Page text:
There is a tendency to refer all instruments to respective epochs, according to their degrees of development, partly because our pianoforte has been so rapidly elaborated from the Irish harp, which alone had a tension-bar, and our harmonium from the Chinese reed, also by the key-board appliance, and partly because consistent theories are so easily invented. We should, therefore, be on our guard in this matter, as in others, respecting chronological sequences, and remember that many instruments have been periodically simplified, as in the ease of the violin; or chosen for their simplicity, as in the case of the Greek lyre over that of the Egyptian harp, notwithstanding its extremely limited powers; and particularly the historic fact that most elaborate instruments were known in mythologic times in China.

Adopting the classification of Jubal—the sixth from Adam—"harp and organ" (commonly called "string and wind"), and adding the generally unrecorded percussive instruments to form the third genus, it is not difficult to invent a theory of development. For we may assume that the warrior's bow-string, giving a well-defined tone when pulled with the finger, led to two or more strings being systematized and plucked with the plectrum or struck with mallets, giving rise to the many forms of Egyptian harps, all of which are in the form of a bow, and have no "tension-bar" to resist the pull of the strings; then that the friction of two bows led to the violin species, by the addition and augmentation of resonating cavities for one bow and the modification of the other bow, which has only recently been made, and the addition of a finger-board.

Hand-clapping, not for applause, but rhythmic accentuation as practiced in the East, may be supposed to have led to the Jew's-harp and instruments consisting of bars free at one end, then to others free at both ends, then to plates free all round, as cymbals more or less concave, and subsequently to bells, sonorous boxes, drums, etc.

A simple reed or pipe may be supposed to have led to many pipes being systematized, their materials changed, their mouth-pieces varied, as whistle, beak, single reed, etc.; then that the powers of each pipe were increased by the boring of holes in it at certain particular points, much as a Gray's telephone increases the capacity of a single wire by enabling it to transmit in both directions several messages simultaneously; then, finally, to the systemization of such pipes.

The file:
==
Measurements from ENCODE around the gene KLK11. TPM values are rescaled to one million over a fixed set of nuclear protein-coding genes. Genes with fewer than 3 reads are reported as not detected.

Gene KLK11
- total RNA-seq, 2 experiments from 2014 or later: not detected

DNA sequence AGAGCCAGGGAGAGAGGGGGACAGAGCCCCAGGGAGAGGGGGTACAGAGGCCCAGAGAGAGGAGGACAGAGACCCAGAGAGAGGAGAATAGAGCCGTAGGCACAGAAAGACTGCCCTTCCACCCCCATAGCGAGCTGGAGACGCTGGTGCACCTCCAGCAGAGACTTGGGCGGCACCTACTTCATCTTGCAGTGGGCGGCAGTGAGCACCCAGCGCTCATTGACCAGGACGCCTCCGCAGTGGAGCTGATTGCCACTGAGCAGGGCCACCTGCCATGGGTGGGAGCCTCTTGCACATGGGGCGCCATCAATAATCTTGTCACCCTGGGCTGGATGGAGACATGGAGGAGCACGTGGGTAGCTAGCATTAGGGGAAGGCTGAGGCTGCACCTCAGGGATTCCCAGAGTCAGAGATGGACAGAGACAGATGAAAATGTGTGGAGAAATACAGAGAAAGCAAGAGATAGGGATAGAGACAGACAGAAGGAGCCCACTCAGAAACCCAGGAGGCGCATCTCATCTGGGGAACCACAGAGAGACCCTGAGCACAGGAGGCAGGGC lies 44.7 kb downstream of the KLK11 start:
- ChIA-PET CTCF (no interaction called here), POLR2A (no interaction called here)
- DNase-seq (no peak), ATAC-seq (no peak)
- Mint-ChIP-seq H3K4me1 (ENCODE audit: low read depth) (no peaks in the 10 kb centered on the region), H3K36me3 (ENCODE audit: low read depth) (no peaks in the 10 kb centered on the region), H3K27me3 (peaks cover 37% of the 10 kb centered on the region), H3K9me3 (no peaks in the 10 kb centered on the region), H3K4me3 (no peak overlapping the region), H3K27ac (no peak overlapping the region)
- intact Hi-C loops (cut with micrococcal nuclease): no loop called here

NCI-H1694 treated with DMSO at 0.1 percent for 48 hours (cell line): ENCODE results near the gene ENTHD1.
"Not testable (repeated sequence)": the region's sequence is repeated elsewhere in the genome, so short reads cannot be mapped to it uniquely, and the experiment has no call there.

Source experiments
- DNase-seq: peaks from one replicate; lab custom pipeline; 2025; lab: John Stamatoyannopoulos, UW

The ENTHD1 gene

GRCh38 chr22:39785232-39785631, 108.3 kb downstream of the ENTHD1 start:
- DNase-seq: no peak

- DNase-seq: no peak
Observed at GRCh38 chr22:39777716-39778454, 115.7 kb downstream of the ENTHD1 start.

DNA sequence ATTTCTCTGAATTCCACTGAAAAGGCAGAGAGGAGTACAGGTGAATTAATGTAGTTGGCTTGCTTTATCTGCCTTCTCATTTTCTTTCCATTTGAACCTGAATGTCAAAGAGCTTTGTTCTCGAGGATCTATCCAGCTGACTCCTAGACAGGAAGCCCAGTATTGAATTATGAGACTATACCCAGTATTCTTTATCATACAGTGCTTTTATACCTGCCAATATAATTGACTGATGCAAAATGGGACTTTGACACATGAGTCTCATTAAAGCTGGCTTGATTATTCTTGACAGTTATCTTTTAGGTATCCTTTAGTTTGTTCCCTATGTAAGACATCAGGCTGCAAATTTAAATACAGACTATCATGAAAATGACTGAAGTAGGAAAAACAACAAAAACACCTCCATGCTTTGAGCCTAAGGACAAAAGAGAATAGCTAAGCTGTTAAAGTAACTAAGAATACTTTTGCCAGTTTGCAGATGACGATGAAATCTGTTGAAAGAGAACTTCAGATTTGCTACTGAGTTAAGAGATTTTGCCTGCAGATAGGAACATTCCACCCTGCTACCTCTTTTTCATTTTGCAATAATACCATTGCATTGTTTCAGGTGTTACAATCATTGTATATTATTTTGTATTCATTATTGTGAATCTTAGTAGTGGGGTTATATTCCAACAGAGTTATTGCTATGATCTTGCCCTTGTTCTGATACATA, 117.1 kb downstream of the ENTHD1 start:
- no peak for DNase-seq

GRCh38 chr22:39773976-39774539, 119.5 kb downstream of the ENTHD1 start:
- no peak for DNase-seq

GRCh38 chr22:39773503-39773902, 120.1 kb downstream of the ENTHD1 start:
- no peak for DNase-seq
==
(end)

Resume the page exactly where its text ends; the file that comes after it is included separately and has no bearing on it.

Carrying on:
But here, at the end of our series, we find an instrument, the bagpipe, that figures in Chinese myths. However little we may relish the quality of the tone of this instrument, when it is badly played, and at only a short distance from us, we must give it the highest place in the scheme, and admire the skill displayed in its formation.

The real worth of Oriental music is not to be learned from routine practical musicians, who rarely know anything of the underlying principles of their art, but must be gained by a patient study of ancient writings, in which the respective theories are recorded. For the most part, the theories point to the possession or the possibility of greater art-works than any with which we have become acquainted; and the cultivation of certain departments of the art, which we neglect.

The Chinese are sensitive to changes of pitch (transposition), to the exact agreement of the words of a song and its music, as well as to the expression imparted to their ordinary speech by vocal inflections; while we are for the most part indifferent as to absolute pitch, set poetic rhythms to dance-tunes, have different verses to the same music, and less frequently speak with strongly marked variations of tone. Their belief that not only the voice of man, but all nature, should praise its Creator, led them to make an elaborate system of quality of tone (timbre), selecting eight kinds of materials from the animal, vegetable, and mineral kingdoms for the construction of musical instruments.

But, although they spent much labor in devising complete schemes, formulating scales, and calculating them with great nicety (like the modern Persians), even to the invention of the "equal temperament" (which European nations subsequently learned to use), in devising a regular notation, and in fact securing all the appliances necessary for the production of really great music, we fail to find them in possession of a single melody that would be generally acceptable to a modem audience. Their composers appear to be deficient in the power of imagination, without which it is impossible to invent a beautiful musical idea. We regard our melodies as so many happy thoughts, or felicitous expressions, developed with consistency and true to some particular mental mood; or at least presenting some recognizable sequential psychologic progression. Yet nevertheless, they have compositions intended to describe scenes, as if music to them conveyed definite intelligible ideas. Thus, one composition (although to us almost ludicrous from its awkwardness, shortness, and want of coherence) appears to have simulated for them the progress of a battle, being marked at various points, "The proclamation of the general," "His warriors preparing their fighting-men," "The general gives his orders," etc., ending with "Repose after victory,"